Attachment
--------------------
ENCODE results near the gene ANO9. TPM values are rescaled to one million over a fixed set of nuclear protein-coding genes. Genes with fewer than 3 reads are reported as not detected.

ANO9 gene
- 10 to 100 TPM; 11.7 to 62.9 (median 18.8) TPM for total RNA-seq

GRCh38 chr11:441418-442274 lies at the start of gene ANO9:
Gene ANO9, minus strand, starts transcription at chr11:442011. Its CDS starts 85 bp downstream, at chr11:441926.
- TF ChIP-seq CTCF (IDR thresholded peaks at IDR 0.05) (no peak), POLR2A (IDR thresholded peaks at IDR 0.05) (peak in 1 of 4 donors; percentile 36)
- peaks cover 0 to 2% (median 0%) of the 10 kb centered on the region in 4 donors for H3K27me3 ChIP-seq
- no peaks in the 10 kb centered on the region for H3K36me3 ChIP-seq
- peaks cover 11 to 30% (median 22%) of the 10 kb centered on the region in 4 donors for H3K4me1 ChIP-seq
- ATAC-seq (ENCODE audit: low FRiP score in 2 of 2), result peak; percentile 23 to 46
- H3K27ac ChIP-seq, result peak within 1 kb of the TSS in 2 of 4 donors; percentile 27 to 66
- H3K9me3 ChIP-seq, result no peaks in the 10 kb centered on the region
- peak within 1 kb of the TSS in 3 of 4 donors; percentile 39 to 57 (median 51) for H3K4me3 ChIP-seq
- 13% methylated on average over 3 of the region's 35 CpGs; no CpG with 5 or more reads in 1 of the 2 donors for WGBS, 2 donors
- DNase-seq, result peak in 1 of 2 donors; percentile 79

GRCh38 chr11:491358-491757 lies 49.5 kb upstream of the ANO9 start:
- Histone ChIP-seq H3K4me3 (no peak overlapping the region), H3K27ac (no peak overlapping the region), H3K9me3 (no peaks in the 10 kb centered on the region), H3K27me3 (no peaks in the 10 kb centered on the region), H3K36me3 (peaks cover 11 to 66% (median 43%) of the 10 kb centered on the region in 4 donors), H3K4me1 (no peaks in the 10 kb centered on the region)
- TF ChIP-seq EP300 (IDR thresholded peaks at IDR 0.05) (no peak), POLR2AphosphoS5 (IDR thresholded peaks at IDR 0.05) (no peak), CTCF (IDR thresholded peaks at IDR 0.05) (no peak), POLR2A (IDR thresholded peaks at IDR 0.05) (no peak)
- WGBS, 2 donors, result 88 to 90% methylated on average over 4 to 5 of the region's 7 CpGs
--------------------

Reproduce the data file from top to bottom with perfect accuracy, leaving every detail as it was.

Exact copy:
ENCODE results near the gene ANO9. TPM values are rescaled to one million over a fixed set of nuclear protein-coding genes. Genes with fewer than 3 reads are reported as not detected.

ANO9 gene
- 10 to 100 TPM; 11.7 to 62.9 (median 18.8) TPM for total RNA-seq

GRCh38 chr11:441418-442274 lies at the start of gene ANO9:
Gene ANO9, minus strand, starts transcription at chr11:442011. Its CDS starts 85 bp downstream, at chr11:441926.
- TF ChIP-seq CTCF (IDR thresholded peaks at IDR 0.05) (no peak), POLR2A (IDR thresholded peaks at IDR 0.05) (peak in 1 of 4 donors; percentile 36)
- peaks cover 0 to 2% (median 0%) of the 10 kb centered on the region in 4 donors for H3K27me3 ChIP-seq
- no peaks in the 10 kb centered on the region for H3K36me3 ChIP-seq
- peaks cover 11 to 30% (median 22%) of the 10 kb centered on the region in 4 donors for H3K4me1 ChIP-seq
- ATAC-seq (ENCODE audit: low FRiP score in 2 of 2), result peak; percentile 23 to 46
- H3K27ac ChIP-seq, result peak within 1 kb of the TSS in 2 of 4 donors; percentile 27 to 66
- H3K9me3 ChIP-seq, result no peaks in the 10 kb centered on the region
- peak within 1 kb of the TSS in 3 of 4 donors; percentile 39 to 57 (median 51) for H3K4me3 ChIP-seq
- 13% methylated on average over 3 of the region's 35 CpGs; no CpG with 5 or more reads in 1 of the 2 donors for WGBS, 2 donors
- DNase-seq, result peak in 1 of 2 donors; percentile 79

GRCh38 chr11:491358-491757 lies 49.5 kb upstream of the ANO9 start:
- Histone ChIP-seq H3K4me3 (no peak overlapping the region), H3K27ac (no peak overlapping the region), H3K9me3 (no peaks in the 10 kb centered on the region), H3K27me3 (no peaks in the 10 kb centered on the region), H3K36me3 (peaks cover 11 to 66% (median 43%) of the 10 kb centered on the region in 4 donors), H3K4me1 (no peaks in the 10 kb centered on the region)
- TF ChIP-seq EP300 (IDR thresholded peaks at IDR 0.05) (no peak), POLR2AphosphoS5 (IDR thresholded peaks at IDR 0.05) (no peak), CTCF (IDR thresholded peaks at IDR 0.05) (no peak), POLR2A (IDR thresholded peaks at IDR 0.05) (no peak)
- WGBS, 2 donors, result 88 to 90% methylated on average over 4 to 5 of the region's 7 CpGs